Red Meat Causes Cancer – says WHO?

Several of my friends have been asking about the new World Health Organization report that eating red meat increases your risk of cancer.  Processed meat was rated a definite human carcinogen and red meat was rated a possible human carcinogen. If you want to read the original report, you can find it here.

What does this really mean for our day to day eating? If you’re vegetarian/vegan, you’re probably wagging your finger saying, “I told you so!” HA HA HA.  Food recommendaGrilling_Steaks_(with_border)tions from the WHO, the USDA, etc often have a political agenda. Statistics are often used and mis-used to confuse and befuddle the public. I try to find several trusted viewpoints and make my own conclusion. (If you want to skip to the punch line, scroll down to the bottom.)

I immediately went to Dr. Sarah Ballantyne’s website. I have followed her nutrition advice in dealing with my autoimmune diseases for some time. She is known for her scientific research of autoimmunity and the autoimmune protocol nutrition plan. As expected, she already had an article posted with links to scientific research. If you want to read it, you can find the article at The Paleo Mom.  She addresses the very legitimate concerns about eating processed meats and red meats. What the media will not tell you in the never-ending quest for attention-grabbing headlines is that studies also support that eating a diet rich in vegetables mitigates many of the negative effects of eating red meat. The rest can be decreased significantly by how you cook it. Also, the diet of the grassfedcowsanimal as well as it’s living conditions greatly influences the health benefits or detriments of red meat. The short of it is, know where you food comes from. If at all possible,  buy from local farms that have pastured, 100% grass feed cows. I think research soundly indicates that processed meats are just bad for you and should be avoided.

Mark Sisson addresses some of the statistical analyses and the differences in the categories in his post on his blog, Mark’s Daily Apple. Oh gee how I hated statistics in graduate school. The media often uses statistics to confuse us and I think they often don’t understand the numbers! For example, the risk of colorectal cancer in the general population is 1.8%. There was a 17% increase in this risk by eating 100gm or about 1/4 pound of red meat each day. So now your actual risk is 2.1%, which is a 17% increase from 1.8%. If your risk had increased by 100%, then your actual risk would now be 3.6% i.e. doubled. So your actual risk of colorectal cancer is still relatively small. It’s worth minimizing for sure.

chuck roastSo, you don’t have time to read the literature yourself and you just want me to summarize it for you? Ok!

  • Whenever possible, go for grass-fed, pastured beef. The meat will have anti-oxidant properties since these animals were eating grass rather than grains. They require much less antibiotics since they are healthier overall having eaten a diet their bodies were meant to eat. I buy a wonderful chuck roast pictured here and I cut it to make a beef stew. It has so much more flavor than grain-fed beef stew cubes that you can buy in the supermarket and it is healthier for you. I know those food labels are confusing so here’s a good article explaining the difference between grass-fed and pastured beef.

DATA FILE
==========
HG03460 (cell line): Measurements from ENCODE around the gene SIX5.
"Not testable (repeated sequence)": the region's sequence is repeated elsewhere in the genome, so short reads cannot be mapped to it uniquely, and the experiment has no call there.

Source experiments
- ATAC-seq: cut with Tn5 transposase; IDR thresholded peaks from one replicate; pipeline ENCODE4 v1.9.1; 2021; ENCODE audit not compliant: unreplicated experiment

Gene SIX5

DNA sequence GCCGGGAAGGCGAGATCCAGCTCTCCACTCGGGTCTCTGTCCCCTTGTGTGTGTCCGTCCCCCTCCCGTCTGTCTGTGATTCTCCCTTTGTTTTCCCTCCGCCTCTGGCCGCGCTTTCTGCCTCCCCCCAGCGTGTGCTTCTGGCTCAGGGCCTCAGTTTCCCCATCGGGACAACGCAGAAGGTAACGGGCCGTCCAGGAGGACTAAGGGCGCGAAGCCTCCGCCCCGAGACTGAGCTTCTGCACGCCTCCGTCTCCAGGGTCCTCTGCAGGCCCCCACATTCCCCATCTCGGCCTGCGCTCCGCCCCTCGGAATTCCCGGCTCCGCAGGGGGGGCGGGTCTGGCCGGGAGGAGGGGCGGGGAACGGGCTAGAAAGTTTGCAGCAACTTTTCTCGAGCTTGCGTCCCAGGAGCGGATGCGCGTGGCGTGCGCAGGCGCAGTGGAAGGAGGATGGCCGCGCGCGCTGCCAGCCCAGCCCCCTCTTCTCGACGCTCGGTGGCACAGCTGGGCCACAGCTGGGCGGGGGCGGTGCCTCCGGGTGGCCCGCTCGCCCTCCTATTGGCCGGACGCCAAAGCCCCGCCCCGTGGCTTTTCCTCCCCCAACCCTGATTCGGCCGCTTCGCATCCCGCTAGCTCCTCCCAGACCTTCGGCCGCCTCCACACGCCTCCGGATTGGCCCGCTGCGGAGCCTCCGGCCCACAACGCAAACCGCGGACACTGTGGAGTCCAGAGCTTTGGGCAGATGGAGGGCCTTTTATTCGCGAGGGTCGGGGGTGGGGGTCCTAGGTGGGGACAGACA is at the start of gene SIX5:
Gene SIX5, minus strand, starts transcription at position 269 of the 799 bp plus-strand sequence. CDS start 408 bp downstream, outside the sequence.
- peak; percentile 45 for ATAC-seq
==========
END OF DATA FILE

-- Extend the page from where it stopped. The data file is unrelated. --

• Use gentler cooking methods to reduce production of carcinogens. Grilling season is over forbeefstew us but next year, I will definitely be trying some marinades to reduce the carcinogens created in my grilled dinners.
  • Eat your vegetables people! Nature gave us protection from the dark side of beef! Eat it! I have Kale, baby spinach, swiss chard in my breakfast shake everyday! One of my fav dishes is braised kale and carrots! If you want to try it, I use my pressure cooker but you can easily do this on the stove.
  • If you deal with autoimmune disease as I do, you definitely want to be purchasing grass-fed, pastured beef. Since you want to eat foods which minimizes inflammation. Be sure to eat your leafy green  vegetables at every meal!

I just started reading the book Death by Food Pyramid: How Shoddy Science, Sketchy Politics and Shady Special Interests Have Ruined Our Health by Denise Minger. I’m just in the first chapter but so far it is an engaging read. If you’ve read it or will read it, I’d love to hear your thoughts on it!

This post contains an Amazon affiliate link. What does this mean? In order to support my blogging activities, I will receive a few pennies from Amazon but you pay the same price for the item. I only link to items that I have read, used, and enjoyed!

Stop Sabotaging Your Workouts!

I love this article, written by Beachbody’s Blog writer, Julie Stewart. I especially love mistake #2. I have often wondered why I see so many in gyms with that hunched posture. Lifting weights, when done properly, should IMPROVE your posture!

“It doesn’t matter if you’ve been working out for a week or a decade—odds are you’re making a handful of common mistakes that are holding you back. We’re also willing to bet that most of them aren’t your fault—gyms, exercise communities, and even some popular fitness programs are rife with well-intended advice that’s rooted more in bro-science than real-world research. That ends today. Purge the following mistakes from your training program to accelerate your gains and squeeze out of every rep.

Mistake #1: You stick to a routine
The rapid gains you enjoy at the beginning of a training program will eventually taper if you keep doing the same workouts month after month (or year after year). “The body adapts to new stresses quickly,” says Yunus Barisik, C.S.C.S., author of the blog Next Level Athletics. Your job—and the goal of any good exercise plan—is to make sure that adaptation (also known as muscle growth) never stops. “And the way to do that is by regularly varying what you do,” says Barisik.

The fix: If you’re a beginner, mix things up every two to three months. If you’re a veteran, you’ll need to do so even sooner. “Those changes don’t have to be major,” says Barisik. Occasionally swapping new exercises into your workouts (or trying a completely new workout program) is a smart idea. “But even minor tweaks—changing your grip, lifting pace, foot position, or rest periods—can lead to big gains by not only working muscles you normally miss, but also working the muscles you normally target in new ways,” says Barisk.